Who Owns Antiquity (Paperback)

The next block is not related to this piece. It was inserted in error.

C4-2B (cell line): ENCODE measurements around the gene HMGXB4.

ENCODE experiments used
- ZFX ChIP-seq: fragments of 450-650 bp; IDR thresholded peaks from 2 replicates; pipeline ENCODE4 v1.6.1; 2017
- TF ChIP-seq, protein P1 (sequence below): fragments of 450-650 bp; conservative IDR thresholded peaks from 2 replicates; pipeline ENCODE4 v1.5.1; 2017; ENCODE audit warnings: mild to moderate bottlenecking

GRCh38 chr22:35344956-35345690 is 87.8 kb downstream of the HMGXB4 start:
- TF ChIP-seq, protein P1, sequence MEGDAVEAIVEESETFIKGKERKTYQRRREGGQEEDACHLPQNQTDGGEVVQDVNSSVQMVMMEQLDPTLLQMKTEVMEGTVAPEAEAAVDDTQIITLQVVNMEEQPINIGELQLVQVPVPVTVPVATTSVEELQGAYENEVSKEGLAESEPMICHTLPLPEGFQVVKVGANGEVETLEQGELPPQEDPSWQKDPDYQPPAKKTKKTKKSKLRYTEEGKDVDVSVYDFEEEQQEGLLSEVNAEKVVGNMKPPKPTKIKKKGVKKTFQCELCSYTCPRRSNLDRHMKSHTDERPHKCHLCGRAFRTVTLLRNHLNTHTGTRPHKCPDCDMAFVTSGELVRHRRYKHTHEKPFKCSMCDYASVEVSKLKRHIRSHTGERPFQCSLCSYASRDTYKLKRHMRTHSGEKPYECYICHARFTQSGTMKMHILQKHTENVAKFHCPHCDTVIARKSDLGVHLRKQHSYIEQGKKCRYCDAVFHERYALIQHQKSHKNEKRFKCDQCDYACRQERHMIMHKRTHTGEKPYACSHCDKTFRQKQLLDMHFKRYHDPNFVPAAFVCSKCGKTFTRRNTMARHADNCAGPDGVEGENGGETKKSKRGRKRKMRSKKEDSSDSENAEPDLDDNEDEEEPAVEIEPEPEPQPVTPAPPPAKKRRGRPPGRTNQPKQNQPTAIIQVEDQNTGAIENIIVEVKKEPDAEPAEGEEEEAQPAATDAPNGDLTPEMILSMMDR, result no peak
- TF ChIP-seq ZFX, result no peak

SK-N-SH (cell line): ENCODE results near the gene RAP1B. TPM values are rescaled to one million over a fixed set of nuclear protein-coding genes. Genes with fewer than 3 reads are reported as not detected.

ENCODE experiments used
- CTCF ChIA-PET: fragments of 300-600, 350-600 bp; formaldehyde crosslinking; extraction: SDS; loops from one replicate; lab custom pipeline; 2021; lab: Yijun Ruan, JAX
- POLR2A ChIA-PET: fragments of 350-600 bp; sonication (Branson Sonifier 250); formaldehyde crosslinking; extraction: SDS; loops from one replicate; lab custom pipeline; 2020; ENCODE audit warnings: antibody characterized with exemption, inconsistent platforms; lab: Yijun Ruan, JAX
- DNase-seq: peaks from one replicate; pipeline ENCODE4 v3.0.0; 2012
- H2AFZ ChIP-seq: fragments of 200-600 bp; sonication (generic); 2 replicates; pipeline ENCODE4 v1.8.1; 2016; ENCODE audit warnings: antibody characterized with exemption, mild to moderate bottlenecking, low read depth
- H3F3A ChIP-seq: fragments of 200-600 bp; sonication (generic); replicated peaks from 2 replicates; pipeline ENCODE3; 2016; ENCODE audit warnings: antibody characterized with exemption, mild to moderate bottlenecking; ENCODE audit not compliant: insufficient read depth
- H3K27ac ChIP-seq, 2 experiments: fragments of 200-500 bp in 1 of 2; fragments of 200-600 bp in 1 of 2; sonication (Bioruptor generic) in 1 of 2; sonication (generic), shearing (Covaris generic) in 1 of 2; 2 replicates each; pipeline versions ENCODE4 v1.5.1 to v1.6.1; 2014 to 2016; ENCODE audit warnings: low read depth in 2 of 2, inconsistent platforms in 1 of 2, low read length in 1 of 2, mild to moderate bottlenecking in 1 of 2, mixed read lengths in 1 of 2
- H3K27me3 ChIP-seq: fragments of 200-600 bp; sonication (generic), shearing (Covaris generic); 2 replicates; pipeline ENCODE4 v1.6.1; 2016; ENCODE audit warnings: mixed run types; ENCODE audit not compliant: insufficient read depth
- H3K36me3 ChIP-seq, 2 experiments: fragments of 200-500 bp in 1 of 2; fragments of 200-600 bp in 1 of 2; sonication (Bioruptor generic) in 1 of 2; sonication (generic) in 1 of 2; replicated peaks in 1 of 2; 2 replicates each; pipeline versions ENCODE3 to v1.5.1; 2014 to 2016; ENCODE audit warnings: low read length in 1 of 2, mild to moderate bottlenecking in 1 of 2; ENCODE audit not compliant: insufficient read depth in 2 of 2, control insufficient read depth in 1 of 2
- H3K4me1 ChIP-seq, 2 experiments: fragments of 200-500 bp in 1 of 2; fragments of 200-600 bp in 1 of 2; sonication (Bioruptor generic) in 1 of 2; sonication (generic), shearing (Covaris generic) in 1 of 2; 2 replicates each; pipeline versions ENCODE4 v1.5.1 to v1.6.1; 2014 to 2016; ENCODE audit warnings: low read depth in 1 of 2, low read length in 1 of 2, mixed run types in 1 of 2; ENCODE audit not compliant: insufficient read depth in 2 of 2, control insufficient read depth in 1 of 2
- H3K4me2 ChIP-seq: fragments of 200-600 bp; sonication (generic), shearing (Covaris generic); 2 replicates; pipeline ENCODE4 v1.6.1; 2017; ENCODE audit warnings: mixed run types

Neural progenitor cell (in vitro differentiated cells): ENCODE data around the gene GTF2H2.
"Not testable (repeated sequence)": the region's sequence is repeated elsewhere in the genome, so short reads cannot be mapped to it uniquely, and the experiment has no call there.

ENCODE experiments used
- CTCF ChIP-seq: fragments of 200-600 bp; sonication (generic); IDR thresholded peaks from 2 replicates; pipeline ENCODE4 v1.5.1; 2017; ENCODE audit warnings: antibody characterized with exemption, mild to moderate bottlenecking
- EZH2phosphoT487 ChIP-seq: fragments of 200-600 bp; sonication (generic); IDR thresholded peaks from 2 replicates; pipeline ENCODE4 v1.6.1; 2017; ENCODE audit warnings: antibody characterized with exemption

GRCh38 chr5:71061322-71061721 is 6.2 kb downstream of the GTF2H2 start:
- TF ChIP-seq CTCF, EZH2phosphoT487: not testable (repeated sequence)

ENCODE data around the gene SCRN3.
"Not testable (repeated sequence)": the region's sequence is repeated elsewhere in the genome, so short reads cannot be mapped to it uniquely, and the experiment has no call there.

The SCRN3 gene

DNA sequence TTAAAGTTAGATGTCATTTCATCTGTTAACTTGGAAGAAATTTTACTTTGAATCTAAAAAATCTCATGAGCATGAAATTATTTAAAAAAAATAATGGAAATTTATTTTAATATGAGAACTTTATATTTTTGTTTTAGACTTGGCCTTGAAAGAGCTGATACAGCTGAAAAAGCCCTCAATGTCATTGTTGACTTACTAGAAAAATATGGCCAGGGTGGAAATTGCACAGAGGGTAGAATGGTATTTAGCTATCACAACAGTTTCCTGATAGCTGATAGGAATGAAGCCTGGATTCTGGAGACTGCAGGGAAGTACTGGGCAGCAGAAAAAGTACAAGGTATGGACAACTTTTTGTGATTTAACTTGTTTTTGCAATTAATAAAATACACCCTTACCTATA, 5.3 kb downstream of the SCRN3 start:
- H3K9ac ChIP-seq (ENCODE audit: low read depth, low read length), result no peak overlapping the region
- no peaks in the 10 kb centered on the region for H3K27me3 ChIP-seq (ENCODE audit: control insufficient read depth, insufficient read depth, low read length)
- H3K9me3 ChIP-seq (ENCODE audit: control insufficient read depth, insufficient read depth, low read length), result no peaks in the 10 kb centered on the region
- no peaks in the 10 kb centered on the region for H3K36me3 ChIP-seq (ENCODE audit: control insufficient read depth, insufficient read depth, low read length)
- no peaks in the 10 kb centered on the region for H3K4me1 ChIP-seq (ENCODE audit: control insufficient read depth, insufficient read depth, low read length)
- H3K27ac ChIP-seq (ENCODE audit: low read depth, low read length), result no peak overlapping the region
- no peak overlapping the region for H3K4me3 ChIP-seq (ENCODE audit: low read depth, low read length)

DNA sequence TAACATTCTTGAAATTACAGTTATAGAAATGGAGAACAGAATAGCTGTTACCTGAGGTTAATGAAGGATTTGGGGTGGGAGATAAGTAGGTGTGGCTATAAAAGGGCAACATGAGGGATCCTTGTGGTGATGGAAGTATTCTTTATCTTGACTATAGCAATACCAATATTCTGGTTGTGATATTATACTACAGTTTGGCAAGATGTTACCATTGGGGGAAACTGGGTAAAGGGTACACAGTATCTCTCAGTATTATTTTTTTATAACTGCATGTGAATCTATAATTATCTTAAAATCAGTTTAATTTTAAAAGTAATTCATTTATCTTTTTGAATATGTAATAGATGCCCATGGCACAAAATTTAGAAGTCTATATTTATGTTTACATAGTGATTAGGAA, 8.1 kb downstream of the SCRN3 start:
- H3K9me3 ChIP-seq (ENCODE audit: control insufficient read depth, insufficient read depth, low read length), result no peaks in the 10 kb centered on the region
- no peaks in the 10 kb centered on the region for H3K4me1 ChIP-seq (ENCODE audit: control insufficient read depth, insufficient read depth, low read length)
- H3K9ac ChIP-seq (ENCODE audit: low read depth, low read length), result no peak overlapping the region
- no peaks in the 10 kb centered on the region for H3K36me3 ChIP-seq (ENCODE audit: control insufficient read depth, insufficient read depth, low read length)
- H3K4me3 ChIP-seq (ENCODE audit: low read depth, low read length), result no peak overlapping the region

In almost certainly the most controversial book we're likely to see about heritage for a long while, James Cuno argues that the current international UNESCO agreements regarding the sale of antiquities are part of the problem rather than the solution. He belives that they encourage what he terms "nationalist retentionism", the hoarding of antiquities by modern nation-states, many of which he argues have little or no connection to the ancient cultures which once occupied the land within their borders. He further argues that the current set-up doesn't stop the sale of looted goods, and in any case that it is better for unprovenanced antiquities to end up in the hands of museums than private collectors. He also promotes a return to the system of partage, whereby finds from digs are split between the host nation and the country sponsoring the archaeology. The crux of his argument is that antiquity is something which cannot be laid to by a nation, but is a global inheritance, and that the best way to present this inheritance is through the "encyclopedic museum", where objects from different cultures can be compared for the advancement of tolerance and the understanding of mankind's past. In setting out this argument the archaeological profession comes under no little fire for collaborating with the current, as he sees it, unjust and nationalist system, but the argument is never fully addressed that it is not just the legal status of objects which is of importance, but the information which they can impart to archaeologists from their proper study and recording in situ. Also never answered is how poorer nations are supposed to acquire "encyclopedic museums" of their own, and how the idea of universal cultural ownership of heritage is ever supposed to apply to any more than the first world. The paperback edition contains a new afterword in which Cuno updates the reader on legal issues and repsonds to some of his critics.